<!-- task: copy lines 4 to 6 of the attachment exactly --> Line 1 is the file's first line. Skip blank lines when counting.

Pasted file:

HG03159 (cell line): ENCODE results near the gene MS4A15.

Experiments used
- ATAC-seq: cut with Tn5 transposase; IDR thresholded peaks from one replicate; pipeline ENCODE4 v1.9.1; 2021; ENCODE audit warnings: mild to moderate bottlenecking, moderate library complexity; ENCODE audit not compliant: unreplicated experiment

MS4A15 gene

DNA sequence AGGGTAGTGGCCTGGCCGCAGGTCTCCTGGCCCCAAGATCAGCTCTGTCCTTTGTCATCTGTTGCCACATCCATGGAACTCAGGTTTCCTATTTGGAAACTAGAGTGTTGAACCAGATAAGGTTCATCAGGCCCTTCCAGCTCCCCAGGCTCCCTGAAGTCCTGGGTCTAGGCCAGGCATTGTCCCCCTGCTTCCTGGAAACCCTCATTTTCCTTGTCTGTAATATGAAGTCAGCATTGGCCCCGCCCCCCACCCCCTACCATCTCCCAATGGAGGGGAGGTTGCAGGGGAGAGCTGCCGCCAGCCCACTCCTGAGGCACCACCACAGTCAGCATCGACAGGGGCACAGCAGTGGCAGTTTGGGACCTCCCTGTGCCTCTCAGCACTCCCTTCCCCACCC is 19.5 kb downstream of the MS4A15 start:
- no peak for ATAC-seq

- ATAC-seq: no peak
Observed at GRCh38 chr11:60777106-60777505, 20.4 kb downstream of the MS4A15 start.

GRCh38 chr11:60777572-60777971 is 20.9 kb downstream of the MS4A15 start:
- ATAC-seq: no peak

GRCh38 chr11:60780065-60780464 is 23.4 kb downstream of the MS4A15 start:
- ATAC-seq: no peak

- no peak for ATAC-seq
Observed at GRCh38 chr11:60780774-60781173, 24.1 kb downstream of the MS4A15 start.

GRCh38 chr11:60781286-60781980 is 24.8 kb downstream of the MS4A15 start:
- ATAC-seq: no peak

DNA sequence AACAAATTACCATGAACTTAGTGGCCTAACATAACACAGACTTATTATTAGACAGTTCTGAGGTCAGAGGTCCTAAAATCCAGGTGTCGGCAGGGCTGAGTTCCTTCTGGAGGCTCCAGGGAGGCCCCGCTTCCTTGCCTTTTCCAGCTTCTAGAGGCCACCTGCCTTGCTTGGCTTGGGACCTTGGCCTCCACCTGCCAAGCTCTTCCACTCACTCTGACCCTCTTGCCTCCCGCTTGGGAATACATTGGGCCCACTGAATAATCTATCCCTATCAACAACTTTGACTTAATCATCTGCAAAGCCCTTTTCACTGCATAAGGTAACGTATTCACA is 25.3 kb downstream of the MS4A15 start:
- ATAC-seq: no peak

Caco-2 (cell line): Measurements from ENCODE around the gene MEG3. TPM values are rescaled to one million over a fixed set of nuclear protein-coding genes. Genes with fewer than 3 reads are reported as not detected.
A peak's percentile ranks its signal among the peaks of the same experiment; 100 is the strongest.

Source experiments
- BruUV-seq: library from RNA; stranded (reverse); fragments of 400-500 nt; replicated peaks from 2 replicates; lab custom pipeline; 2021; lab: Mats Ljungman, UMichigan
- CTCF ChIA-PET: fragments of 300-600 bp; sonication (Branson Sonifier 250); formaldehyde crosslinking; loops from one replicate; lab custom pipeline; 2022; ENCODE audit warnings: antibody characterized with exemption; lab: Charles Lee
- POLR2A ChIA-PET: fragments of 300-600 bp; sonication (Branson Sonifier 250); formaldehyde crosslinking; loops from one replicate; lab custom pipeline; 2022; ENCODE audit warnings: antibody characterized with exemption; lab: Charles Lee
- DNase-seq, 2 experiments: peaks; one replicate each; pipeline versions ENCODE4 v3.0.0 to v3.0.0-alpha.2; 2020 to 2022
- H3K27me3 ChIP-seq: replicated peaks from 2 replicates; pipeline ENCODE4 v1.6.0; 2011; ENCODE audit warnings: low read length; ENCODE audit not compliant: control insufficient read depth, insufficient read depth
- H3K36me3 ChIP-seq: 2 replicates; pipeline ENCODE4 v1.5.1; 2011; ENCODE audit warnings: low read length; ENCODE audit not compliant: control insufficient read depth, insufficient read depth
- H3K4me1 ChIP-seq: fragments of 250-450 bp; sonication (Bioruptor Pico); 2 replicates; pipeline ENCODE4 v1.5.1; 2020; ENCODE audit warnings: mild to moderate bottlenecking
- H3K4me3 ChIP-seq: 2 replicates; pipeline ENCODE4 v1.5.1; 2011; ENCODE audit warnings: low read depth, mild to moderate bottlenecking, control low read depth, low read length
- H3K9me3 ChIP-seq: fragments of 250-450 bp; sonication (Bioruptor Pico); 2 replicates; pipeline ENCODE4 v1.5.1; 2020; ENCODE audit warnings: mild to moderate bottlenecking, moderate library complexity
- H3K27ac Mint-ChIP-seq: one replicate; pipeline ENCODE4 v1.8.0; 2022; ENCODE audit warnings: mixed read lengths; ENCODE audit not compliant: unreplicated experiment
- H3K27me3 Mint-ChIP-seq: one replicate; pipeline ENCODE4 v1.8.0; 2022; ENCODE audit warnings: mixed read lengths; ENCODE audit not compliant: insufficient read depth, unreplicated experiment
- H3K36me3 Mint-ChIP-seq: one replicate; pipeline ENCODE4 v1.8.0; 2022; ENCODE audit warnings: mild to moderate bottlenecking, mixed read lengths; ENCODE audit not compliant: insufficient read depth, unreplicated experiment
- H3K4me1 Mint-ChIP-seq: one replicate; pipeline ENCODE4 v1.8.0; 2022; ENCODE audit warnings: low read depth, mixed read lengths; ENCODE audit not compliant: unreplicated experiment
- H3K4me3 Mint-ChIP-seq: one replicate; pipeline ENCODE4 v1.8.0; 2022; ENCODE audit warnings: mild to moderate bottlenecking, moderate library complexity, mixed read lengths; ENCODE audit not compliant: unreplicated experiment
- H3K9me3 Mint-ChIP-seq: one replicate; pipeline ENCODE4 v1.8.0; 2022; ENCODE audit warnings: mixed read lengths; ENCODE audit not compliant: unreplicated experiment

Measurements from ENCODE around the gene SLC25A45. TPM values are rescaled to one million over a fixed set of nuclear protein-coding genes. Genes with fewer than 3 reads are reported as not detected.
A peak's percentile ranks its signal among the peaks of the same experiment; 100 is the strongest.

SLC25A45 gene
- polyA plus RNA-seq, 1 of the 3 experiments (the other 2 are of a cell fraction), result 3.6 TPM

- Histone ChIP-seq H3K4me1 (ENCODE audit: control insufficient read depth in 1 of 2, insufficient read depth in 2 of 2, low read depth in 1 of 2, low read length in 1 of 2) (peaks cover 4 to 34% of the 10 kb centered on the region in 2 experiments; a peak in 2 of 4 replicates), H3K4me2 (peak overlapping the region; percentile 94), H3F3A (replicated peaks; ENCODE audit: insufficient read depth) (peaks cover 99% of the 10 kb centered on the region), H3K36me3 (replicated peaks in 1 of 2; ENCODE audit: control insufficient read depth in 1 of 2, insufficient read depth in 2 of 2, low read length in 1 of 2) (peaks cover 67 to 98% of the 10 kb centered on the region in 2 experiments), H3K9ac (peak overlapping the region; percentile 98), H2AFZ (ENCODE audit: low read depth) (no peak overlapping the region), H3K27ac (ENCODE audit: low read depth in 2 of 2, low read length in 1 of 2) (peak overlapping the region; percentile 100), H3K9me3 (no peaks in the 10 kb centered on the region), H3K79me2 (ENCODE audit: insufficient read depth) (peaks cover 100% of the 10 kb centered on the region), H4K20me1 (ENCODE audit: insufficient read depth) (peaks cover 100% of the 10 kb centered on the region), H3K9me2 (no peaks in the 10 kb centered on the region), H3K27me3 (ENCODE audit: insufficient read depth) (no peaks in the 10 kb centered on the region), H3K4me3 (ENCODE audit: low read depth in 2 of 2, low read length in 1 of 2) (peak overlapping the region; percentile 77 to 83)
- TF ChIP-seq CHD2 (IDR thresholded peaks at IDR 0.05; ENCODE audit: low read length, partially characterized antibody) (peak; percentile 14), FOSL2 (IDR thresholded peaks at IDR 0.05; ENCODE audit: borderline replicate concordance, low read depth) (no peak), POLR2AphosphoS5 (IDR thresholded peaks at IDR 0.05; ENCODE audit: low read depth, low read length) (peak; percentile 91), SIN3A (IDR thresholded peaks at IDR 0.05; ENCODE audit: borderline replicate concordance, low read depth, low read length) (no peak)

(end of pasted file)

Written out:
MS4A15 gene

DNA sequence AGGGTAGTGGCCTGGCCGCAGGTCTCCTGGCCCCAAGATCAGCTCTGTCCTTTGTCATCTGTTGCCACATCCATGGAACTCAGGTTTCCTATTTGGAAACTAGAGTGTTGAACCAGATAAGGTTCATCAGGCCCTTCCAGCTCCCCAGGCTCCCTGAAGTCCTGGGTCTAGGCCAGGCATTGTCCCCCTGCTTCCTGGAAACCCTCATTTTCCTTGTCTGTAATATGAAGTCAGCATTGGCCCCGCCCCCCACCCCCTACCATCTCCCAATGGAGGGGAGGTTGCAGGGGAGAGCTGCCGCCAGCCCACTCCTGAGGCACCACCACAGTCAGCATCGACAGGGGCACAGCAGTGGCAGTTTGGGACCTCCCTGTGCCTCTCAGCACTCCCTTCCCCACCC is 19.5 kb downstream of the MS4A15 start:
- no peak for ATAC-seq